Rock a giant boulder and then ascend a huge stairway to the summit region of Ulsanbawi Rock: This hike is about 4 km in each direction and starts by hiking to Sinheungsa Temple. From there, hike north up a well travelled path for a little over 2 km to Heundeulbawi Rock which is a large boulder resting on a much larger stone opposite a beautiful shrine. If you push firmly on the boulder in the down-valley direction it is possible to make the entire thing rock back and forth and give you a sense of being very strong. From here, you can continue up the trail for another kilometer to the top region of the mighty Ulsanbawi Rock. This portion of the trail is largely stairs and leads to a spectacular view in all directions! There is an extensive series of pictures showing this hike posted online by "PMC" that are interesting to check out if you are contemplating the hike or want to get a feel for it without travelling to Korea.
Visit a shrine in a cave on a cliff:
Climb Daecheongbong Peak:
Rockclimbinghere. The documents needed in the application were recently posted on line in English by a considerate climber. An English version of the Seorak Park page is accessable here. There is a nice article describing climbing in Seoraksan here.
Given the vast number of waterfalls, this is also an ideal location for ice climbing, with the three hundred meter TowuangSeong, located an hours walk past Biryeong Falls, being a favorite.
Climate and WeatherGenerally, it is extremely cold in mid winter at Seoraksan. During the early spring there is a dry season which often causes the closure of a number of trails and climbing routes. After a rainy spell in late May and June, the weather usually turns drier and hotter for late summer, although the possibility for a typhoon increases... Many people enjoy going to Seoraksan in the fall to witness the beautiful fall colors.
Several sites, including this one, give weather forecasts for the mountain.
External LinksThe following websites have information regarding Seoraksan. I used many of them in obtaining information for this page:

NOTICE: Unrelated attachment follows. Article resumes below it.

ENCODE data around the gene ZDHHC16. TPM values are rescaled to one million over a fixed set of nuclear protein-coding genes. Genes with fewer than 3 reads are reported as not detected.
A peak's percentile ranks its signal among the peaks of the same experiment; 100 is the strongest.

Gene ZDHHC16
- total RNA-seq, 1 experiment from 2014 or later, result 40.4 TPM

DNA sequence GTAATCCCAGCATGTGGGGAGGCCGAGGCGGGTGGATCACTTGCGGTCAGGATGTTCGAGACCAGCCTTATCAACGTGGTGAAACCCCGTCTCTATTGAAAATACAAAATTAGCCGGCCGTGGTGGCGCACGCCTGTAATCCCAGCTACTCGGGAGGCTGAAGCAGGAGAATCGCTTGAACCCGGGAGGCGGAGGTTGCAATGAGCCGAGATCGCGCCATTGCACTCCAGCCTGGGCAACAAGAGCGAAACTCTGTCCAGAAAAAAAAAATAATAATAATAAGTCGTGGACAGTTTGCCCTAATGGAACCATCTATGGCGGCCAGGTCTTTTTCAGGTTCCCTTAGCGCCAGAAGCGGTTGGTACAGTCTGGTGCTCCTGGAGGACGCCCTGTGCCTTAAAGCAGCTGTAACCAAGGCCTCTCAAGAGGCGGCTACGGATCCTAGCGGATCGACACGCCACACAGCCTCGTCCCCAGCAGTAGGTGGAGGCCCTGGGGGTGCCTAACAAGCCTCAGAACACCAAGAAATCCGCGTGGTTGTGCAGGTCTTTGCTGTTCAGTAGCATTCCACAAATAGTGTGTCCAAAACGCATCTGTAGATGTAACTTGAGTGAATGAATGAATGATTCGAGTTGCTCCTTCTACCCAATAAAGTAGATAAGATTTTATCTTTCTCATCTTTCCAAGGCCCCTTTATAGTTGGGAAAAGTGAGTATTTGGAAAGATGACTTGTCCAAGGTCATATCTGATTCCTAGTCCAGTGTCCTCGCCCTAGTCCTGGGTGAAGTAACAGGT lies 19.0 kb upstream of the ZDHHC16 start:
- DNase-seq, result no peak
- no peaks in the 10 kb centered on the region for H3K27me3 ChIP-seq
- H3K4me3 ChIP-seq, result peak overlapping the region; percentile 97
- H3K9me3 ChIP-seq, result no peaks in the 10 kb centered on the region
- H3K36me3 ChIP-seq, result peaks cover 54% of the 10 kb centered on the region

Seoraksan Park has a page that can be accessed here. This includes a bevy of information including a map of how to approach the park from Sokcho, entry, camping and hut names and prices, suggested hikes and much more.
Wikipedia's Soraksan page.
Lonely Planet provides information on the region
Republic of Korea's Ministry of Environment page on Seoraksan.
Fees and Closures >This highly useful site tells of seasonal closures, areas of the park that are restricted or closed to travel, various fees, and travel information to the park.
>This site includes extensive information on fees including entry fees, camping fees, lodging fees, and even fees needed to film a movie in the park.
Frommers has extensive information on the park here.
There is at least one commercial guide for rockclimbing at Seoraksan. You can use this link to access their webpage.
A hiker posted a You Tube video with scenes from Geumganggul Cave and Biryeong Falls. This video includes some footage of climbers rapelling down a cliff as well.
Korea's Tourism Organization has a site that includes a number of hikes, including some of those that I have listed above as well as others. In addition there are some fabulous pictures of the peaks.